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15 Things All Parents Should Know, According To Teenagers

"Don't compare me to other kids. It hurts a lot." H/T Reddit

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1. Please don't read our journals, even if you feel like we're not telling you stuff.

Flickr / Dan Iggers / Via flic.kr

"I found out my mom had read my diary when I was coming out to her. She said she already knew, because she read it. It was incredibly humiliating." —TheGrumpyPepper

2. Don't respond with "because I said so," because it's not a valid or rational answer to any question.

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"If you can't be bothered to take the time to explain your reasoning, don't expect them to respect it. And yes, that will lead you to times when you explain and they STILL argue, but that's okay. My mom always defaulted to 'because I said so' any time we questioned her and it led us to having a really bad relationship when I was a teenager." —Jorumvar

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4. Please give us a chance to talk back sometimes.

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"I will not shout — I just want to make a compromise. It's really annoying when you're getting told off or told to do something, but if you say one word back, you're 'talking back.'" —pempoczky

5. And don't talk to us in a way that you'd never talk to an adult.

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"If you browbeat a kid or never let her defend herself, then she will never be confident enough to have backbone with her boss, romantic partner, etc." —duchessinky

6. When you're teaching us to drive, don't assume we already know how everything works on the road — that's why we need teaching.

@joeconnop / Via Twitter: @joeconnop

"And don't get mad when I do mess up, because it kills me inside and makes me less enthusiastic to learn." —Butzyyy

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8. Don't get upset when we don't tell you something, but totally freak out when we do.

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"My parents yell at me and give me lectures for getting a B on tests and then wonder why I don't tell them my test grades." —aaronk2002

9. No matter how understanding you are, we'll still hide a few things from you and that's completely normal.

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"You should give your kids privacy until they prove they don't deserve it. I didn't have a door until I was 13 and once I got one my mom would always open it unannounced. It always made me mad." —sexybricklaying

10. Actually listen to and believe us when we tell you something that might sound incredulous.

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"Even if you legitimately think your kid is not telling you the truth about something for some reason, you should still act as though you believe them. Because being wrong FOR your child will not scar them the way that being wrong AGAINST them will." —i_sigh_less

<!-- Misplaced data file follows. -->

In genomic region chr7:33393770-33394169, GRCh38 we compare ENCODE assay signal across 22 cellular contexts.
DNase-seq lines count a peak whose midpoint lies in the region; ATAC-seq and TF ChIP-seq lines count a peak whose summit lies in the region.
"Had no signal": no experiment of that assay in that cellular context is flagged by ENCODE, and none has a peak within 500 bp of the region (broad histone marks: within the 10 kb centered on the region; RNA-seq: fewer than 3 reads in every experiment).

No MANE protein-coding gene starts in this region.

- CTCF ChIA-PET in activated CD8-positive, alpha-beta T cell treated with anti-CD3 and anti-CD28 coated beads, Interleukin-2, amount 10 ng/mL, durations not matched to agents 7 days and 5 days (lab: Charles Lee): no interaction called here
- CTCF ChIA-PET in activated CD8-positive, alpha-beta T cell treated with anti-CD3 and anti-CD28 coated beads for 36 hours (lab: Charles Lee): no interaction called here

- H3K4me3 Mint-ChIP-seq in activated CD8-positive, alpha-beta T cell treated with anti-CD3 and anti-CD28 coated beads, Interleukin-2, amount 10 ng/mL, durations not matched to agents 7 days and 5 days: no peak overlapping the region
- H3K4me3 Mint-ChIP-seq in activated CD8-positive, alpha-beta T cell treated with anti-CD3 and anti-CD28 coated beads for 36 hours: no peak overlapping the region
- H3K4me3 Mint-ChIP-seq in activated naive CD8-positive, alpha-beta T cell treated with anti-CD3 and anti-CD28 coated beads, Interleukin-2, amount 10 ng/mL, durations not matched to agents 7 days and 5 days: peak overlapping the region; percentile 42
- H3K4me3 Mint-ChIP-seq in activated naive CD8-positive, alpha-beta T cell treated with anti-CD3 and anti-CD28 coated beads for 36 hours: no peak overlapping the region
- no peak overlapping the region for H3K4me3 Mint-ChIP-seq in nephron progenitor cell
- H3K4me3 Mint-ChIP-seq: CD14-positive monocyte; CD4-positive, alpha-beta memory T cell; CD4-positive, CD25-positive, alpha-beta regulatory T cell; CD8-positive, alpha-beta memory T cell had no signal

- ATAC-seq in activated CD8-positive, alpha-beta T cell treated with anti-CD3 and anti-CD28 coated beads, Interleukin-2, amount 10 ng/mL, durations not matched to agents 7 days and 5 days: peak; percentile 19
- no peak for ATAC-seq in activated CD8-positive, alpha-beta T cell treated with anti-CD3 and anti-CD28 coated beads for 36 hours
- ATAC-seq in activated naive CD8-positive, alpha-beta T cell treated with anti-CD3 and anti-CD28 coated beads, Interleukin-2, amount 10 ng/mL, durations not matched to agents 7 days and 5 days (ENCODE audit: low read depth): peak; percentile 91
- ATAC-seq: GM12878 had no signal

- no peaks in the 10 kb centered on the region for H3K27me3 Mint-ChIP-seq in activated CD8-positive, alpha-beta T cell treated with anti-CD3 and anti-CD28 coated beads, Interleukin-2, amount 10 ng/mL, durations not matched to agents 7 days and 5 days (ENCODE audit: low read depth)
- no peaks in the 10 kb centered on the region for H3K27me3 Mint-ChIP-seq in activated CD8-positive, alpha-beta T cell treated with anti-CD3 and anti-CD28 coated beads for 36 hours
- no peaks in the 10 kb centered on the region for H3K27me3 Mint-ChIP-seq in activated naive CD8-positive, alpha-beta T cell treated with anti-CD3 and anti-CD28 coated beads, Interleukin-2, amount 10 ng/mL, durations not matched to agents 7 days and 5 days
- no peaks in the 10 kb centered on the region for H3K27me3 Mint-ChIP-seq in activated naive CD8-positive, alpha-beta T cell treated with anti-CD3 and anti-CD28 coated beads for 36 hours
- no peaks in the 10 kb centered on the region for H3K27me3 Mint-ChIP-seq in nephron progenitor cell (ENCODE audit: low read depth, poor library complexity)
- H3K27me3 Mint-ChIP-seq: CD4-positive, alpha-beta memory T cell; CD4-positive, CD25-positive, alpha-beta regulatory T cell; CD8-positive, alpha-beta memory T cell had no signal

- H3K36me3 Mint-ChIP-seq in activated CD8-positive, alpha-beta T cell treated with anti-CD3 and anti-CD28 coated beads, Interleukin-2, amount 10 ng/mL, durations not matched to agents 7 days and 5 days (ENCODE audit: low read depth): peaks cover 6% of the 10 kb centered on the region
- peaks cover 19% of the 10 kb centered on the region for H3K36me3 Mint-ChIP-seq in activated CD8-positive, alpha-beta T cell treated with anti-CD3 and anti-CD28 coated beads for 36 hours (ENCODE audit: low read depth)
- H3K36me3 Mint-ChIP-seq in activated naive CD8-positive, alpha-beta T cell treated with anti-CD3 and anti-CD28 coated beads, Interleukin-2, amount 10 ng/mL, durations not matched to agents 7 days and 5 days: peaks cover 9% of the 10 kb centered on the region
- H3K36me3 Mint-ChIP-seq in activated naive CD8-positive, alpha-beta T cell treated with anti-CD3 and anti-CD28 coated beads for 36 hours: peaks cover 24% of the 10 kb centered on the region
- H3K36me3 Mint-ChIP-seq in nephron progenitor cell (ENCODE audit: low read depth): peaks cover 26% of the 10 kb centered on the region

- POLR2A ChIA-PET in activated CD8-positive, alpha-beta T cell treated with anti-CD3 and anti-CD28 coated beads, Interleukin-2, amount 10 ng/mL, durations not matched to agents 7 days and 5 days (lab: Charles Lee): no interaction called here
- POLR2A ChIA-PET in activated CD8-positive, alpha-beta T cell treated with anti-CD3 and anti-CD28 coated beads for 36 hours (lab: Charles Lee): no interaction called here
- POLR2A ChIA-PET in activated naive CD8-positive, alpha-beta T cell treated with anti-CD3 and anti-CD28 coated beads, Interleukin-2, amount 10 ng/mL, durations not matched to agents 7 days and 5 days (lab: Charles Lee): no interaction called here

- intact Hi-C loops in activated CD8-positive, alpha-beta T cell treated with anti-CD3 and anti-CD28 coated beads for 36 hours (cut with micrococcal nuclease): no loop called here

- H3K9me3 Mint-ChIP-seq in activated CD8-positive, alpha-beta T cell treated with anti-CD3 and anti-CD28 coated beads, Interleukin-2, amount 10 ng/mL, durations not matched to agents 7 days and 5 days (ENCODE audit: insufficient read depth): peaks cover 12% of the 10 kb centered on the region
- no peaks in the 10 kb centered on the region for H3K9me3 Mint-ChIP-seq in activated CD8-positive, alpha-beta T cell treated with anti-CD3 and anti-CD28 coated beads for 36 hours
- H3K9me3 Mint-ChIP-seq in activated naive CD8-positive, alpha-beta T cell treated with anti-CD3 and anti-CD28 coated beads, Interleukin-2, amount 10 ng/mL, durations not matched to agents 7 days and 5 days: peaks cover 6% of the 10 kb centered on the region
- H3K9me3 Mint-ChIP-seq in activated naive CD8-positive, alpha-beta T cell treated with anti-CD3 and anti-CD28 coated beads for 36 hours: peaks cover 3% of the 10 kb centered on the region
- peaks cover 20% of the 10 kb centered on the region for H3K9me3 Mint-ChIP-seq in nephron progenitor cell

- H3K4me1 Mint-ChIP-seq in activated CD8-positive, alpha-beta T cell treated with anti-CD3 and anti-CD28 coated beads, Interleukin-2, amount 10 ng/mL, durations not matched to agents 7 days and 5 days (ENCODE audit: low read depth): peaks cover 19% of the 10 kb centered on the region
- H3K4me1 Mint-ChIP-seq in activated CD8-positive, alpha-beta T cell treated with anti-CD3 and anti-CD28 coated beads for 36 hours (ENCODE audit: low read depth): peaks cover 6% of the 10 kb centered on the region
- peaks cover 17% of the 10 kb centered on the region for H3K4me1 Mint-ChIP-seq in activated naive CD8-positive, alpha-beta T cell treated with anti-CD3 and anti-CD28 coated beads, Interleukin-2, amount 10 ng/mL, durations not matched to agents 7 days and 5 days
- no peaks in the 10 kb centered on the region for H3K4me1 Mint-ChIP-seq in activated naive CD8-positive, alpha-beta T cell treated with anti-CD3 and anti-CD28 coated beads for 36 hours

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11. Don't compare us to other kids. It hurts a lot.

@princeea / Via Twitter: @PrinceEa

"One of the most harmful forces in my life from the time I was a grade-schooler to a teen was being compared to my cousin who is a few years older than me. His family was rich and he was more athletic, had more friends, and was more 'well behaved' than I was, and my mom and grandmother never let me forget it. It does hurt. Please don’t do it." —j4242

12. Please don't comment on our eating habits or weight all the time.

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"I understand if there's potentially a reason to be concerned, buy my mom used to comment every time I ate something. Apple? 'You're eating again?' Having a sandwich? 'Boy, you must be hungry today' Coffee and a scone? 'Yeah, she eats all the time.' She didn't realize she was doing it, I don't think. But that can be really damaging." —GeneralGuidelines

13. Take interest in our hobbies, even if you might not personally like them.

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"None of my family ever showed any interest in the things I was passionate about and it really messed up my confidence. Even now, doing what I’ve always wanted to do and having some limited success, I have a hard time believing that anyone cares about it. I'm an artist now, but without my incredibly supportive wife I never would have never picked up another paintbrush. This is why I taught myself how to play Pokémon. I’ve always hated Pokémon but my eight-year-old son loves it, so I play it with him and know just enough that he can talk to me about it. As parents, if we don’t show interest in our kids to talk to us about the things they’re interested in they won’t talk to us about the more Important things later on in life." —GraphicRoach

15. Accept us for who we are because we're not yours to change and control.

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"When you have a kid, you commit to loving them whether they're transgender, not straight, or whatever other gender preference. You can't change who someone is or who they love and at the same time, but acceptance and approval is so so so much more important than you think." —SexyBricklaying

Responses have been edited for length or clarity.